Gareth Huw Davies

Environment Blog

Council empties the bins, and saves the barn owl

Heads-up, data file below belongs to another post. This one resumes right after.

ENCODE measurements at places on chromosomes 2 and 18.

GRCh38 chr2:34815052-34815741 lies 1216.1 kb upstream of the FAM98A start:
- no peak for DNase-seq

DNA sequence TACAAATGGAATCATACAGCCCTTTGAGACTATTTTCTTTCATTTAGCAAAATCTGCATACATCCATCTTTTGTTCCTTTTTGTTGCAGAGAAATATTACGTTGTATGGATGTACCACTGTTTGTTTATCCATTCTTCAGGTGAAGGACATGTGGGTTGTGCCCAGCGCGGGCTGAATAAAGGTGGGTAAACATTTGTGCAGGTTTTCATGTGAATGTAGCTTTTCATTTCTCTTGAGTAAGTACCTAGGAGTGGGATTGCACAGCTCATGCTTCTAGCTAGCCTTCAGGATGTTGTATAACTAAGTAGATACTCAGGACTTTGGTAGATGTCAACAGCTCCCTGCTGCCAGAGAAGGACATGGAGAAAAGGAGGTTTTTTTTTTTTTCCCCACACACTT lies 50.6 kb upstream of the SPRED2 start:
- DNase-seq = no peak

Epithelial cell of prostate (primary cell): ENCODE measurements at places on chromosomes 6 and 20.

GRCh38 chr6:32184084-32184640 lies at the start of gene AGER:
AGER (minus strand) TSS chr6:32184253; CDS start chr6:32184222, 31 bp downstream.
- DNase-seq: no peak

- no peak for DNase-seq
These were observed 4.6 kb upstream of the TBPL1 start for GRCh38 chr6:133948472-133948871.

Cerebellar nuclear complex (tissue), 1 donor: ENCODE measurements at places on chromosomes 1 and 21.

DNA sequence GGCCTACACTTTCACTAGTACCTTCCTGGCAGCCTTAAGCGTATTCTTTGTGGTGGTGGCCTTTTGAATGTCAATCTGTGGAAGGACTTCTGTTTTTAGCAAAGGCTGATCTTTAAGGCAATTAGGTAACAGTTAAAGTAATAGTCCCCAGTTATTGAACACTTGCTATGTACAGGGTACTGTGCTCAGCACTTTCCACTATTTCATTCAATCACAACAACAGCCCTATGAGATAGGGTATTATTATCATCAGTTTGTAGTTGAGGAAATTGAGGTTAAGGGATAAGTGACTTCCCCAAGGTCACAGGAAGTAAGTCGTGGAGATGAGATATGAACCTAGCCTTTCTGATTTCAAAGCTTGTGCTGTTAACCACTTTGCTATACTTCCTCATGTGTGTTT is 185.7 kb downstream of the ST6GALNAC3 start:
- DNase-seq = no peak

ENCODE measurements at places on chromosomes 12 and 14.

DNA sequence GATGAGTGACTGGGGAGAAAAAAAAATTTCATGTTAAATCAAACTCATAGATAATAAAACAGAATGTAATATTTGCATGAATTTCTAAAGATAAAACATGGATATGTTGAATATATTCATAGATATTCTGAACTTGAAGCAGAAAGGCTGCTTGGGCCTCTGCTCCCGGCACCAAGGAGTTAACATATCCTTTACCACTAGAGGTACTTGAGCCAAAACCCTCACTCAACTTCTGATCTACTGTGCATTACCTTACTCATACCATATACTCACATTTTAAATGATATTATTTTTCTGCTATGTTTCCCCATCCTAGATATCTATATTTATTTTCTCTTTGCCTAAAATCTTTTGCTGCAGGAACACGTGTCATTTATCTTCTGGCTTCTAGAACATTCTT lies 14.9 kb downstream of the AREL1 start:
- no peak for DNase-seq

[/caption] “Think global, act local” has been out of fashion as a slogan for some years. Too parochial, perhaps. After all, how is a parish council to solve climate change?   But sorting the world’s environmental woes through a myriad of local initiatives may not seem such a bad idea after all, as world leaders struggle to make trans-national targets stick, and species and habitats continue to decline around the planet.   Councils are now required by law to promote biodiversity, although doing so need not strain their budgets even in an age of cuts. If adjoining authorities can be inspired (or shamed) into matching the vision of the better performers, we have the makings of species-saving action on a national scale.   There is growing evidence that little schemes can and do work, particularly if they are given time to develop and are not subject to the sort of short-termism that often afflicts public projects. I found a heartening example of environmental tide-turning almost literally on my doorstep. It’s something my local council has been running, without too much fanfare, since 1989.   Aylesbury Vale District Council (AVDC), like many non unitary councils (it doesn’t handle the more “exciting” services such as education, social services and transport) is best known to its council tax payers for mundane functions such as emptying the bins. Few, I suspect, know that it also works to turn the fortunes of the barn owl, the otter, the black poplar and the true sedge across the 348 square miles of mainly flat agricultural land in North Buckinghamshire .   AVDC’s concern for the wild began well before councils were required by law to knit biodiversity (defined as ‘the variety of life on earth, [including] all species of plants and animals and the natural systems that support them’. into its policies. Section 40  of the Natural Environment and Rural Communities Act 2006 requires that “every public body must in exercising its functions, have regard, so far as is consistent with the proper exercise of those functions, to the purpose of conserving biodiversity”.   This year (2011), to mark 21 years of the biodiversity programme, which the council runs with a big input from volunteers, and surprisingly, inmates from a local prison. AVDC has permitted itself some deserved self-congratulation in its “Big Biodiversity Birthday” celebrations.   It is showing that councils need not spend much to make positive things happen. Consider the otter, discovered on a stretch of the river Great Ouse around Buckingham, the first evidence of the shy and severely depleted creature in the county for many years. The council’s biodiversity team helped set up the Otter Spotters Project in 2007, to survey the river where it passed through North Bucks. 60 volunteers combed the banks and found the creature was present along the whole stretch of the river.   Otters returned to the Ouse because, like many British rivers, it had become cleaner, making it more attractive as a habitat. Nothing to do with the council. But now it’s been found, farmers are being encouraged, and helped, to install artificial holts to help the otter breed and spread.   The team has also enlisted prisoners at Springhill Prison to make traps to catch mink, an aggressive non native species which has been crowding out the water vole, a shy and declining animal also discovered on the river. This is the only surviving population in the District.  The traps should allow the water vole population to recover and expand down the river.   The otter is one of five “flagship species” which the biodiversity team Is trying to help. Another is the Barn Owl.  The long running Aylesbury Vale Barn Owl Project has boosted the bird’s  fortunes in the area. 10 long term volunteers monitor 209 nesting boxes, once again made by Springhill Prison inmates, and fit identification rings to adult and young birds, to monitor breeding success and their dispersal.   Nighttime drivers can see for themselves  how the barn owl is faring. I have been lucky enough to spot this magnificent, and unmistakable night hunter,  most recently on a fence post  alongside a road near where I live.  And by promoting good habitats for  the owl’s prey species, such as grass margins in arable fields, the project benefits a wide range of endangered species  tree sparrow, linnet and yellowhammer.   If Buckinghamshire s has a crown jewel, it’s the black popular, a tree once prized for its timber, used to make the frames of barns. But this large slightly lopsided tree was being casually lost 20 years ago even in the county which is its national stronghold. In the village where I live a black poplar, one of the rarest trees in Britain, was cut down in the late 1980s to make way for some very nondescript new houses because nobody in the position to stop it happening noticed it was there.  This probably wouldn’t happen today. Within Aylesbury Vale the biodiversity team provide conservation  advice.   The planners should now pick up threats to the tree from any proposed development.   What about the wildlife  we’ve never even heard of?  Ecologists remind us it’s all part of the tremendous swirl of biodiversity . So when a small population of the nationally rare true fox sedge was found during a survey to create a local wildlife sites, it triggered a rescue mission.  (Previously only  six plants were known to exist in the whole of Aylesbury Vale.)   The team has made a  big contribution to the sedge’s national conservation. Working with the  local  wildlife trust and a nursery, seed was successfully germinated and plants grown, the first time this has been done. Volunteers planted out 600 plants, which have shown a 95% establishment rate. (Volunteers  are an important part of the strategy, giving 3000 days in 2009, the highest figure since the council started working for wildlife in 1989. This is worth over £350,000 and equates to 13 full time posts. They take part in practical conservation, biological surveys, scientific studies and environmental education.)   500 of the sedges will be planted  annually in the next 5 years at suitable sites in Aylesbury Vale. This work alone almost fulfils the National Species Action Plan targets for true fox sedge, and has cost AVDC nothing other than officer time.   Some conservation work actually save council tax payers money. The  biodiversity team has sown  the  seed of a very interesting plant, the yellow rattle at Bedgrove Park in Aylesbury and on the Aylesbury Riverside Walk. Yellow rattle is parasitic on certain grasses and reduces their vigour, enabling wildflowers to flourish. Not only does this result in more native flowers, it brings a saving because less grass has to be cut and removed.   Good things happen, too, when hedgerows are left uncut. Improving the hedge as a habitat  is a very  cheap option . The  policy of letting hedges fill out and grow up, as a habitat for nesting birds, was  promoted in the 1980s, but few farmers took it up. The biodiversity team recently developed a new technique with a local farmer. It is more sensitive to wildlife and creates a much denser hedge which regenerates quicker.  In 2008 an MSc student showed that wildlife hedgelaying supported six times more breeding birds than traditionally layered hedgerows. Now the technique has been endorsed by the government department DEFRA and is influencing national conservation practices.   The AVDC biodiversity programme has been recognised by others. In 2009, Bristol University introduced Aylesbury Vale’s “Protected Species Procedure” as national best practice for their MSc course in Ecology. And the Barn Owl Project featured on BBC1’s Countryfile. Other ecological advances have happened in our area as a result of separate, and very low cost initiatives taken nearby. The return of the red kite, the product of a programme initiated by English Nature in the 1990s, is one of the most conspicuous successes, easily noticed and identified by people who might earlier have had no interest in wildlife. And latterly the buzzard has returned, apparently drawn back by a generally improved environment.   A grassed-over old quarry near where I live has become one of the main UK strongholds for the small blue butterfly, simply by being left to its own devices, at hardly any cost to anyone, unless it’s income foregone from what must be not very productive agriculture.   The picture here is not one of unimpeded environmental progress. Like everybody else, people in Vale carry on much as everybody else, buying cars and not using rural buses very much.  Road traffic rises inexorably.   And while  railway  use is rising, opponents of the proposed high-speed rail route, which will cut through the entire county of Bucks, argue it will damage precious wildlife habitat.   Which makes any quantifiable improvement to the environment all the more welcome. Aylesbury Vale council has a head start over many authorities but there is no reason why others shouldn’t follow.There is nothing so advanced about its initiatives that they cannot be replicated, imitated or even improved upon by any other council with the right sense of commitment, and, crucially, a willingness to sustain it over a reasonable time.]]